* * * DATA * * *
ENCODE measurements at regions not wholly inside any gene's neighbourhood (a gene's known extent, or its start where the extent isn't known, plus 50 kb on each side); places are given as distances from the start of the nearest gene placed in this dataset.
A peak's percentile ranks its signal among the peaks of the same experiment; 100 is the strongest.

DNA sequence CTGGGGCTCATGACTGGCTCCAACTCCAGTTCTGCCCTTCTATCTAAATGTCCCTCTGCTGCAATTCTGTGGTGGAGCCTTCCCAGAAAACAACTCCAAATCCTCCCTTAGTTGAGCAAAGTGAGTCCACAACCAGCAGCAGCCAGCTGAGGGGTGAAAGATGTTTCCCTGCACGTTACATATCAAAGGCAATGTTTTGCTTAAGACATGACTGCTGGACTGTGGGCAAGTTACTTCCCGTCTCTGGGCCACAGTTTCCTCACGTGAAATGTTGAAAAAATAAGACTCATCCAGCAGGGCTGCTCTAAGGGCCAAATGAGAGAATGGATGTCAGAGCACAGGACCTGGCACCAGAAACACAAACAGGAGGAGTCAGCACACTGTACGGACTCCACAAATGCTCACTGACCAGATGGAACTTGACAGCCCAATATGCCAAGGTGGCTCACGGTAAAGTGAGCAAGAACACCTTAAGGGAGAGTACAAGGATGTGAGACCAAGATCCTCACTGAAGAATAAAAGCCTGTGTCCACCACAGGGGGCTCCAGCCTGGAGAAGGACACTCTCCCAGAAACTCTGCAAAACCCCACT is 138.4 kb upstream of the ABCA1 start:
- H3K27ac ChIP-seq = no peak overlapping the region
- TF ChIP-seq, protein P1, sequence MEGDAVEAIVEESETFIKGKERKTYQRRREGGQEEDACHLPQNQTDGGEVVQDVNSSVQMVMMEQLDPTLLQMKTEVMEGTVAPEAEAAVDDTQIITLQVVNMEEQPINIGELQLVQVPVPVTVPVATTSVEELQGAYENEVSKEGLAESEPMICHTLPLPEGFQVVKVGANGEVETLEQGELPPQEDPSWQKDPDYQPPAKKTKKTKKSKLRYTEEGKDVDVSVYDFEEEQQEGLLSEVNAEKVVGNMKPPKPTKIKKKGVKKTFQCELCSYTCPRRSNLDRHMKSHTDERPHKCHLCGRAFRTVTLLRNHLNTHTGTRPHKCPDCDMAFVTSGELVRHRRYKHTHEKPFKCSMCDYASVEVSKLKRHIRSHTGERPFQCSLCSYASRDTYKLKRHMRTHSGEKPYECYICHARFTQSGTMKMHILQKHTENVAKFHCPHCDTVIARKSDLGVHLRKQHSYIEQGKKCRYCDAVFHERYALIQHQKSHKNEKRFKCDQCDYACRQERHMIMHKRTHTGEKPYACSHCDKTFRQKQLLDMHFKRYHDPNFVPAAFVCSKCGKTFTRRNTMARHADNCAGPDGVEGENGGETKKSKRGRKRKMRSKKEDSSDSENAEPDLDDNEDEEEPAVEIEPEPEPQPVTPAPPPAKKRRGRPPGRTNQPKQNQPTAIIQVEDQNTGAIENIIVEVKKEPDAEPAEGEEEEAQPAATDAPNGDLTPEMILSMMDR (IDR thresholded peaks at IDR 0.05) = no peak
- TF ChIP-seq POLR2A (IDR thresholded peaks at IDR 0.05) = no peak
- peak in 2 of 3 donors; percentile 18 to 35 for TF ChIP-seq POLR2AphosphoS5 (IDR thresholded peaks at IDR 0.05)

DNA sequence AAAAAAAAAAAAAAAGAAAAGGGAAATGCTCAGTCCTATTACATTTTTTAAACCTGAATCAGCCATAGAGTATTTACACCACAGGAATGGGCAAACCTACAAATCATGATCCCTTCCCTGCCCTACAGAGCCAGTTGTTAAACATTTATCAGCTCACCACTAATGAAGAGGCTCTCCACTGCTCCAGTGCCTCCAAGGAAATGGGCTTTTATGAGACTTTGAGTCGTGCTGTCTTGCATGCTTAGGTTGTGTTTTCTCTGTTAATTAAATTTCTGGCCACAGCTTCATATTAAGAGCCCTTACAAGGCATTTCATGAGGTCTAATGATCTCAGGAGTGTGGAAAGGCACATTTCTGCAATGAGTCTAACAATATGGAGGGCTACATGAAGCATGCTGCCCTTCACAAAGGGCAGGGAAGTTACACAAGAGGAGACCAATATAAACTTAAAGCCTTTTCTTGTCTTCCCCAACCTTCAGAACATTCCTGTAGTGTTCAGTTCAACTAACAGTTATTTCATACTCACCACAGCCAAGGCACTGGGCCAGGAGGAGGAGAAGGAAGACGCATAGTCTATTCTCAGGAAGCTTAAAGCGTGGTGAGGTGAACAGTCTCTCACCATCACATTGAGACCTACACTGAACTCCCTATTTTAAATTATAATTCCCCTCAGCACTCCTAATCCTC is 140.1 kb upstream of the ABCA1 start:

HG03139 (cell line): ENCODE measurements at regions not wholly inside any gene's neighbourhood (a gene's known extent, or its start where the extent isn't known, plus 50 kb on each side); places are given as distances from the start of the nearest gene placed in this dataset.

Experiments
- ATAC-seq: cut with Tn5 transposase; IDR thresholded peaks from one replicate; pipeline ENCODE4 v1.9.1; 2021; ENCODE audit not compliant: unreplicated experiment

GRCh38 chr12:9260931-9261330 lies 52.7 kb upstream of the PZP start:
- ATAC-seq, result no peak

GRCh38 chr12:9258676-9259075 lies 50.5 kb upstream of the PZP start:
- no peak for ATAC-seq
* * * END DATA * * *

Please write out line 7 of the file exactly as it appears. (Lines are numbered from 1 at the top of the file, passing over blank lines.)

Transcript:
- peak in 2 of 3 donors; percentile 18 to 35 for TF ChIP-seq POLR2AphosphoS5 (IDR thresholded peaks at IDR 0.05)